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Judge, commissioner indictments stir talk

Staff and Wire reports

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Even where corruption is as much as a part of life as coal, people in Mingo County are shocked by allegations that a judge commandeered the legal system in a years-long attempt to frame a romantic rival for crimes he didn't commit.
Federal prosecutors indicted Mingo County Circuit Judge Michael Thornsbury on two counts of conspiracy Thursday, just hours after indicting County Commissioner Dave Baisden on extortion charges. Thornsbury attorney Steve Jory declined comment while Baisden's attorney did not return messages.
The state Supreme Court has suspended Thornsbury and his law license, and a replacement judge took over his caseload Friday. Both officials are free while awaiting trial, but the indictments were painful news in a community still reeling from the assassination of its sheriff in April.
“It's hard for me to believe, because I personally know the judge. I know him as a personal friend. I've been to his home. I know his kids,” said Williamson minister Butch Gregory.
Gregory's wife, Louise, hired Thornsbury as her lawyer long before he became the county's only judge in 1997.
“As a married man, he should have known better,” she said. “I don't really trust nobody out here anymore.”
The indictment says Thornsbury tried between 2008 and 2012 to frame Robert Woodruff for crimes including drug possession, larceny and assault. The judge had been having an affair with his secretary — Woodruff's wife, Kim — and he tried to eliminate the competition after she tried to break things off, it says.
The schemes involved a state trooper, the county emergency services director and another man, the indictment says, but none of them panned out.
W.Va. Delegate Justin Marcum says the people of Mingo County are tough and will pull together to get through this difficult time.
“The arrests are another black eye for Southern West Virginia, but we've had things like this to happen before. Back in the 1980's, we had a state senator and other officials indicted and we got through that.”
Marcum went on to say that the arrests are sad and very disappointing.
“I feel for the people of Southern West Virginia, but they are strong and will come together to get through this. It's not the gas, coal or timber that is the greatest natural resource in southern West Virginia, it's the people. We will all come together, stick together and get through this.”
Thornsbury faces up to 20 years in prison if convicted, and a lawyer for the Woodruffs says he can also expect a civil lawsuit.
“My client should never have been placed under the stress of being charged criminally,” said Charleston attorney Mike Callaghan, “nor should he have spent time in jail for crimes he did not commit. As a lawyer, I knew something was wrong. But never in my wildest dreams did I fathom the reason for the prosecution.”
Thornsbury also tapped a friend, the county's emergency services director, to become the grand jury foreman, according to the indictment. The judge allegedly wrote subpoenas and had the grand jury issue them to help get private information about Woodruff. That scheme was exposed when one of the businesses refused to cooperate.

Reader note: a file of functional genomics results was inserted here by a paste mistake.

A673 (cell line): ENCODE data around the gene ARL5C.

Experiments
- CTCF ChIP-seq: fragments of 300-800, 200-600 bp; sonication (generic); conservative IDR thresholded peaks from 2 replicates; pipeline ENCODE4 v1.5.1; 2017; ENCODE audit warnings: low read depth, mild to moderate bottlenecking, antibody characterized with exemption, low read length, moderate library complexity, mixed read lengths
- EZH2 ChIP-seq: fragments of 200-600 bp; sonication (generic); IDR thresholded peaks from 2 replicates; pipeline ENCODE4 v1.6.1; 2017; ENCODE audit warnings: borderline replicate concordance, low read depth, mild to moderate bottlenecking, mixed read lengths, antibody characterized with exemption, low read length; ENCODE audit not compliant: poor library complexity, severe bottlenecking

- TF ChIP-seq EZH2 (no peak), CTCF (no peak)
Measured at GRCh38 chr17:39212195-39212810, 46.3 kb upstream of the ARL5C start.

And when Robert Woodruff became the victim of an assault outside a convenience store last year by two men, the judge arranged for Woodruff to be identified as the perpetrator.
The county prosecutor dismissed the charges.
U.S. Attorney Booth Goodwin said none of the men accused of helping Thornsbury in his “campaign to persecute” Woodruff will be charged. However, he said, “the investigation into Mingo County corruption is ongoing.”
Mingo County has a long history of violence and government corruption.
It's the home of the legendary feud between the Hatfield and McCoy families, and was dubbed “Bloody Mingo” when unionizing miners battled security agents and coal companies in the early 20th century.
On the courthouse steps in Williamson, resident Angie Combs took the latest allegations of corruption in stride, embarrassed but not surprised.
“It's the same old, same old,” she said.
In 1988, former sheriff Johnie Owens was convicted of selling his office for $100,000.
In 2002, the county clerk resigned to avoid prosecution over matters the prosecutor had been investigating, including use of a government credit card for personal reasons and overcharging for expenses.
In 2007, the prosecutor was admonished by the State Bar for subpoenas his office issued for a county commissioner's financial records.
And in February, a woman was charged with tipping people off about indictments while she served on the grand jury.
“The people of Mingo County are long overdue deliverance from the evils of government corruption,” said Pittsburgh attorney Bruce Stanley, a native who has filed cases in Thornsbury's court. “After multiple generations of scandals, is it any wonder that southern West Virginia fatalism is so firmly entrenched? Why should they place faith in anyone who claims to be a community leader?”
But restaurant owner Peirce Whitt said the charges against his friend the judge were about a person, not a place.
“It has nothing to do with Mingo County or the people in Mingo County,” he said. “We're still the good people that we are.
“I'm sure if you go anyplace, you could find a bad person,” Whitt said. “And that's not to say Judge Thornsbury is a bad person, because he hasn't been proven guilty yet.”
Meanwhile, Baisden, the county commissioner, was accused of trying to buy tires for his personal vehicle at a government discount, then terminating the county's contract with Appalachian Tire when it refused to cooperate. Baisden, 66, was released on $10,000 bond and ordered not to discuss the case with any witnesses, including his fellow commissioners.

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